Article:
Exploring Public Health Care Law & Policy with CDC’s Montrece McNeill Ransom


Montrece McNeill Ransom

Montrece McNeill Ransom

Montrece McNeill Ransom delivered a talk, “How Does the Law Affect Public Health?” to a lunchtime crowd at Miami Law, which was sponsored by the Health Law Association. She talked to students about the transdisciplinary career paths in public health law beyond legal practice.

Ransom is a senior public health analyst and team lead for Public Health Law Training and Workforce Development in the Center for Disease Control’s Office for State, Tribal, Local, and Territorial Support. She helps develop and deliver training aimed at increasing the capacity of public health practitioners across governmental levels to understand and use the law to advance public health goals. Previously, she directed the CDC Community Public Health Legal Preparedness Initiative, served as the lead coordinator for the CDC’s annual Public Health Law Conference, and developed novel partnerships between CDC, the American Bar Association, and the American Health Lawyers Association.

Ransom began her career in 2001 as a Presidential Management Fellow. She has presented trainings, taught courses, and published on a broad range of topics including public health emergency law, tribal public health law, health disparities, careers in public health, and environmental public health law.

Q: What does the office of State, Tribal, Local, and Territorial Support at the CDC do?

MMR: The STLT Public Health Attorney Institute is a new training initiative offered by PHLP, and consists of an intensive 2.5-day course designed specifically for attorneys who have been representing a STLT health agency for three years or less. The Institute provides an opportunity for these attorneys to fully immerse themselves in CDC culture in an invitation-only, interactive, boot-camp style training. Attendees are exposed to the mission and vision of the CDC, participate in competency-based training on the legal foundations for, and the role of law in, public health practice, and learn best practices in public health law from experts in the field.

Q. What does law have to do with public health?

MMR: I can’t think of one public health issue or challenge that can be solved without some contribution of a legal or policy solution. And, from my perspective, there is no public health without the law. From the creation of a health department, which is done by statute, or the passing of a clean indoor air ordinance, it is law that creates the framework that helps make healthy choices the norm. Once we understand the science and evidence-based, it takes the strategic power of the law to move us to lasting changes in health outcomes.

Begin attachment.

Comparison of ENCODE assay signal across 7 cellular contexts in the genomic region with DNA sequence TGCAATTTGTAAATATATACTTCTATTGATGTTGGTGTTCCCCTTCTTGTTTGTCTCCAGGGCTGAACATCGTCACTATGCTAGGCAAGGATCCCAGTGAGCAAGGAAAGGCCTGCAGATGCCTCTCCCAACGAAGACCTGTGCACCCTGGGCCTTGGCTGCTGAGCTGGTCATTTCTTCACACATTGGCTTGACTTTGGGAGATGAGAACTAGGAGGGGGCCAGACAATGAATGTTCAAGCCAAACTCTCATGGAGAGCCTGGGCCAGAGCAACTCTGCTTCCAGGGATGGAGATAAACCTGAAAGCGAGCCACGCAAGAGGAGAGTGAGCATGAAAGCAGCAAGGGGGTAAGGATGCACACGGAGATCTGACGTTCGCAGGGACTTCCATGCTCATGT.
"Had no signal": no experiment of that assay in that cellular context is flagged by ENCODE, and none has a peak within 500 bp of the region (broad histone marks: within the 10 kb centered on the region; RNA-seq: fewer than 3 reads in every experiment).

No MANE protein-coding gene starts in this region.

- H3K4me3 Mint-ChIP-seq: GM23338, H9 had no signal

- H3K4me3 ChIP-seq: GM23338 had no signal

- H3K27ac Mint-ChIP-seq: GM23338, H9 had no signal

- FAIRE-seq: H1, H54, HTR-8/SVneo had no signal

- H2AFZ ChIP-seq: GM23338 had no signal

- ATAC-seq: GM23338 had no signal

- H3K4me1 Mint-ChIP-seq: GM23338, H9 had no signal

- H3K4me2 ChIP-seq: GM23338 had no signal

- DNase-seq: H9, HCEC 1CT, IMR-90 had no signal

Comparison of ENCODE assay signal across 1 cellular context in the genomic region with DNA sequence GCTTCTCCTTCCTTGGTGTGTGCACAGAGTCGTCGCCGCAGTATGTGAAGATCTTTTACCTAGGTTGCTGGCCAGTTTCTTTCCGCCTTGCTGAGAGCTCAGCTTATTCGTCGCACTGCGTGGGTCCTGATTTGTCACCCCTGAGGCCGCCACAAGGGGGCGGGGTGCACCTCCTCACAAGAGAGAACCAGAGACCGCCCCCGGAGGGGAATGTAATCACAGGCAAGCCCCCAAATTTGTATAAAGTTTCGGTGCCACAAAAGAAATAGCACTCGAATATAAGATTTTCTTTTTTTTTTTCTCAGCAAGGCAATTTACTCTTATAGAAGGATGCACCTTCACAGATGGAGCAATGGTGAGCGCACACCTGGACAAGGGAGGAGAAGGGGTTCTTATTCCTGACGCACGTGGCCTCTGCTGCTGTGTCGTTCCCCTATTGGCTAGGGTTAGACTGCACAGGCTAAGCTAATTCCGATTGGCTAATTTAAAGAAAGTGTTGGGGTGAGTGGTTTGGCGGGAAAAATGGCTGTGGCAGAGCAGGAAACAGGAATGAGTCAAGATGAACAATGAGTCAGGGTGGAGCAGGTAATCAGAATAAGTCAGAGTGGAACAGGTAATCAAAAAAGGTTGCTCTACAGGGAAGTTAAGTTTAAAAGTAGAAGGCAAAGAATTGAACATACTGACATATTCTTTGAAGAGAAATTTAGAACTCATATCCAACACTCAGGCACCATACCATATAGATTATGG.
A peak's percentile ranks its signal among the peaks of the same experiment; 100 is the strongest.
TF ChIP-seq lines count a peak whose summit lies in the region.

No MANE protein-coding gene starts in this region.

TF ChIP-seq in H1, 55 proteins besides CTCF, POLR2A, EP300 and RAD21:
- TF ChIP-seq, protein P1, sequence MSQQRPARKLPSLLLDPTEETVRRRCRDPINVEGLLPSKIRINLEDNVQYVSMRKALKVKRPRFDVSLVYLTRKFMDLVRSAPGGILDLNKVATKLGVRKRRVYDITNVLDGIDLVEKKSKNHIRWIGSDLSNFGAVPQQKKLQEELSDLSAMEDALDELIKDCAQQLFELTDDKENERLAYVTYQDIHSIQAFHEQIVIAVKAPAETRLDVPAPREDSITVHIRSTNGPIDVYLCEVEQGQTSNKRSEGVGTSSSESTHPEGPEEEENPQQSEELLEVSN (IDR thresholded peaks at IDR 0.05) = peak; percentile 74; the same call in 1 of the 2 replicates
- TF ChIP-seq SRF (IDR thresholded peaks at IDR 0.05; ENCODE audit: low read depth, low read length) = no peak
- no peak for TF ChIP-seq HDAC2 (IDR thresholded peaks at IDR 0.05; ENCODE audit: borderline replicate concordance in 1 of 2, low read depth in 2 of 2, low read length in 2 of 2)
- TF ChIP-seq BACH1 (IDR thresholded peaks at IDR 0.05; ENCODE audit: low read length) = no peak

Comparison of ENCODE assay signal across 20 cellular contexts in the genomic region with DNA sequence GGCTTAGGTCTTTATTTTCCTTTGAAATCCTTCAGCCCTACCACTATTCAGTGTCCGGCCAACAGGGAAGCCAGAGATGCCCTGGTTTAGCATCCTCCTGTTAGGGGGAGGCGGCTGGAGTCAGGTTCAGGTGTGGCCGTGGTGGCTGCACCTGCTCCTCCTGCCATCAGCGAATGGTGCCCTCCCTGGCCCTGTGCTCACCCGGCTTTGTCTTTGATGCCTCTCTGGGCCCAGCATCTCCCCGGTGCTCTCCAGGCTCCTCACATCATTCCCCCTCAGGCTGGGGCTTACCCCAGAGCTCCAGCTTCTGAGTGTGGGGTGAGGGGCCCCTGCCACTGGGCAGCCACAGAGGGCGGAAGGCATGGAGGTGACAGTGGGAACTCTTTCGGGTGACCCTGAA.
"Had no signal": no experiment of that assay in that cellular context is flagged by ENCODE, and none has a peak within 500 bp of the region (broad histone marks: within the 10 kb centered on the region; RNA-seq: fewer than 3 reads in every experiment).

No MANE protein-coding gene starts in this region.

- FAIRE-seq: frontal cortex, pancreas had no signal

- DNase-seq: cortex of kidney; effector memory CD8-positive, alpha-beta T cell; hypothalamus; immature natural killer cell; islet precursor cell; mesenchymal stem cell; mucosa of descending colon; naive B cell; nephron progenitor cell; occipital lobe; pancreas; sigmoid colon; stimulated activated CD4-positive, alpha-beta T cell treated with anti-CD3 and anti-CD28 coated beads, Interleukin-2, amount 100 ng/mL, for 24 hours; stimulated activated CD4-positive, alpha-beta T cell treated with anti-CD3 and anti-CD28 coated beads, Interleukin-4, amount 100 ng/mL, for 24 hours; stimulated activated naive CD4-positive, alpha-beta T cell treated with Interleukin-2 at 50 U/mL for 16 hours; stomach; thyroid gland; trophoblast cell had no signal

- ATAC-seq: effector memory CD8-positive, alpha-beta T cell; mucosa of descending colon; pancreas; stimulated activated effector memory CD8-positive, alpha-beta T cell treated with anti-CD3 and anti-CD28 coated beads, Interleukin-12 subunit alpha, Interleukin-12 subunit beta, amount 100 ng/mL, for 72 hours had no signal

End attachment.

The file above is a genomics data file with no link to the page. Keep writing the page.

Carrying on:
Q. At the University of Alabama School of Law, you concentrated on employment law. How did you become interested in health law and policy?

MMR: I’ve wanted to be a lawyer since I was about 8 years old. In law school, I focused on employment law, but quickly realized I wasn’t interested in a traditional legal career, and I committed to a career in public service, in some capacity.

When I was appointed as a Presidential Management Fellow to CDC, I wasn’t sure how my law degree or legal skillset would be used. But, a series of experiences, including serving in the CDC Emergency Operations Center after the 9/11 attacks less than six months after my appointment, and a series of mentors, including Gene Matthews, former CDC General Counsel and others, helped me to understand the important role that law plays in advancing public health goals, and helped me gain the confidence to pursue my career and make a place for myself in public health law.

Q. What advice would you give law students interested in public health?

MMR: Bloom where you are planted! Don’t get boxed into your dream career plan, but make sure you follow your heart. My undergraduate degree is in speech communications, and I thought I’d end up as a corporate trainer. I went on to law school, and was considering a career in employment law. When I was appointed as a PMF, I chose CDC primarily because it was in Atlanta, and my parents had retired in Augusta, Georgia – I wanted to be close to my family. I had no real idea of what public health was, and I told myself I’d stay at CDC for 2 years and then move on to a more “law-focused” career.

When I arrived at CDC, I quickly found mentors who helped me hone in on my personal skill set, and passions, and I dove into the substance of public health, which helped me understand and articulate, how I – as a lawyer, not in OGC, in an agency full of scientists – could add value to the CDC. Sixteen years, and so, many incredible experiences later, I am now at the point in my career where I’ve hit the sweet spot – I am effectively working at the intersection of corporate training, law, and public health. I am the happiest I’ve been in my career, but only because I bloomed where I was planted.


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